The next step is to identify possible titles, themes, and topics of discussion, as well as related activities or demonstrations to engage parents throughout the event. “Tech-Know Night”! “Meme Work Makes the Dream Work”! “Gone Phishing”! How could a parent pass that up?
If your focus is on digital citizenship, consider inviting guest speakers with relevant experience or recommend a Technology Contract. If you want to promote STEM, put together a toolkit encouraging science and technology education. If digital safety is most important, give parents the rundown on how kids are using Google Docs for more than just book reports, or show them the Barkomatic — our one-stop-shop for parental control settings. You can also explain how Bark can help keep their kids safe both online and in real life.
For more inspiration on what to present, Common Sense Media has put together a few slide shows to help you get started.
Tap Into Your Networks
Whether it’s teachers on staff or professionals in the local community, schools have access to an incredible wealth of knowledge. All of this can be leveraged for a successful Tech Night. Schools can lead with the experience of their IT Director or Computer Science faculty, who can advise on what kind of space and equipment are necessary. They can also help to set up and troubleshoot to make sure your project won’t explode and your slides aren’t written in Wingdings.
Your school knows better than anyone what resources are available, as well as what resources are not. Tapping into your existing network can take you surprisingly far, but don’t hesitate to reach out to the broader community. You might be surprised by how many businesses are eager to help the kids in the community. Volunteers and donations can dramatically enhance your Tech Night, and a school’s PTA/PTO is also a powerful resource with a network of its own.
Stand Out School Event Ideas: Make Tech Night Hard to Miss
By the time of the event, you’ll have a good sense of how many people to expect and have enough refreshments for everyone. You’ve been talking it up on social media, in your newsletter, and have even had the date and time written in the clouds for the whole tri-state area to see. But are you sure that they’ll actually show up? Here are a few ways to make your Tech Night more accessible or enticing for parents:
- Offer door prizes that fit the evening’s theme. Parents who are on the fence may be encouraged by the possibility of a portable charger, digital subscription, or even a donated tablet. Bark regularly donates free, 3-month subscriptions for Tech Night raffles, so please send us an email if you’d like to give away Bark for free at your school.
- Have babysitting available or host the event during hours when parents will already be there, like at drop-off or pick-up times.
- Some communities may find it appropriate to offer programming in more than one language.
Hosting a successful Tech Night is well worth the effort, and the entire community stands to benefit from this school event idea. Times are changing more quickly than ever, but with parents and schools working together, students stand the best chance of finding success in the 21st century. Schools can click here to learn more about Bark for Schools, and parents can sign up for Bark today to help keep your children safe both online and in real life.
YouTube has become a meeting ground for pedophiles. More than 400 hours of content are uploaded every minute, and much of it comes from people who start their own channels and post homemade videos — including kids. Keep reading for important details on how to make your YouTube channel private, and protect your children’s content.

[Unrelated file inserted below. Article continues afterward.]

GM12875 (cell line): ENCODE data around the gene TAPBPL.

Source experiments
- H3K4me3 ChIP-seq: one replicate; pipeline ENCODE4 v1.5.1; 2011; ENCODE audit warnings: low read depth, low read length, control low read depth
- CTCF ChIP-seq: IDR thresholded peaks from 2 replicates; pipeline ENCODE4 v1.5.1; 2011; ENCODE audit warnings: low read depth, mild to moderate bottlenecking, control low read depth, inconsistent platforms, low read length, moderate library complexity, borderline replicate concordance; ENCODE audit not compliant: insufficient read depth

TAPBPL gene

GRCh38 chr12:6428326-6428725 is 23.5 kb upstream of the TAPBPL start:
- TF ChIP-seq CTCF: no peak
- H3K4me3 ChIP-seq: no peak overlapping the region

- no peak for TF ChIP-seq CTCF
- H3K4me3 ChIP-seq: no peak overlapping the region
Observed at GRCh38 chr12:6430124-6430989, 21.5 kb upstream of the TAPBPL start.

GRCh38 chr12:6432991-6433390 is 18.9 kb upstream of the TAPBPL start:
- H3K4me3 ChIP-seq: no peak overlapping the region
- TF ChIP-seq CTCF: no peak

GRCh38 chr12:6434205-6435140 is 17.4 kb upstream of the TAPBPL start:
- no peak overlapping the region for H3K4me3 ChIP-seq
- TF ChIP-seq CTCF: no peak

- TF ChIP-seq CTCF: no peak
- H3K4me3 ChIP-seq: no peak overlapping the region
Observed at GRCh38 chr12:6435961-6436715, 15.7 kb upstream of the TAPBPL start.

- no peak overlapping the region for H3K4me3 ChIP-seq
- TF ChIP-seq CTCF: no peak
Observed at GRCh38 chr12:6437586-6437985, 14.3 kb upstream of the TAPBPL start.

Kid-run YouTube channels tend to be about things like sports, cooking, makeup, and video games, and running them provides kids an outlet for learning about video production and editing. But as we recently learned, pedophiles are exploiting these channels for sinister purposes.
People are now taking to Twitter with the hashtag #youtubewakeup, demanding that YouTube address this issue, along with the big-name advertisers whose commercials run during these videos. Here’s what parents need to know about this disturbing phenomenon.
What pedophiles do with your child’s videos
Once pedophiles and predators land on a kid’s harmless gymnastics video, for instance, things get dark. In the comments, they post timestamps — like 1:34 — which indicate a point in the video where you can pause to see a potentially suggestive image. Other predators use these timestamps to skip straight to the shot. With the help of timestamps, pedophiles are using videos as a canvas to create sexually suggestive photo stills.
These individuals have also been known to leave sexually suggestive comments. They communicate with each other to discuss other ways to access and share child porn, creating a community resource for pedophiles.
How algorithms enable pedophiles online
The algorithms used by companies like YouTube gather content similar to what you’ve already viewed. This helps keep you on the site longer, and in turn, viewing more ads. If you watch a lot of videos about sports, you’ll see new sports channels. If you’re interested in young girls talking about middle school cheerleaders, you’ll see more of that, as well. Pedophiles take full advantage of this fact.
Lisa Thee, VP of Strategic Partnerships at Bark, has extensive experience working to promote technology solutions for combating child exploitation. “Child safety teams exist at companies like YouTube, and some of them partner with the National Center for Missing and Exploited Children to comply with the congressionally mandated reporting of explicit images of children,” she says. “The challenge is that with the amount of user-generated content they receive each day, it is impossible to review it all.” Although technology helps determine what content should be reviewed by humans, it’s far from foolproof. That’s why it’s critical that parents stay engaged in their child’s digital lives.